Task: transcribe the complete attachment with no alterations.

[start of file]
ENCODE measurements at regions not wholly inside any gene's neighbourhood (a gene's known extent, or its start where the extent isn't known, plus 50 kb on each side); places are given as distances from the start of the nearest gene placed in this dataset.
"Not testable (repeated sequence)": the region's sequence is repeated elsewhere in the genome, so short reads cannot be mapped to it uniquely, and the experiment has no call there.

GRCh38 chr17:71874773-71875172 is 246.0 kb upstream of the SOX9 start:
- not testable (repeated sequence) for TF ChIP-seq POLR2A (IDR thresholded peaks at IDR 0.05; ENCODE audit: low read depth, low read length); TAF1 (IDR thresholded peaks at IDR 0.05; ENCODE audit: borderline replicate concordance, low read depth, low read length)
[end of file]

ENCODE measurements at regions not wholly inside any gene's neighbourhood (a gene's known extent, or its start where the extent isn't known, plus 50 kb on each side); places are given as distances from the start of the nearest gene placed in this dataset.
"Not testable (repeated sequence)": the region's sequence is repeated elsewhere in the genome, so short reads cannot be mapped to it uniquely, and the experiment has no call there.

GRCh38 chr17:71874773-71875172 is 246.0 kb upstream of the SOX9 start:
- not testable (repeated sequence) for TF ChIP-seq POLR2A (IDR thresholded peaks at IDR 0.05; ENCODE audit: low read depth, low read length); TAF1 (IDR thresholded peaks at IDR 0.05; ENCODE audit: borderline replicate concordance, low read depth, low read length)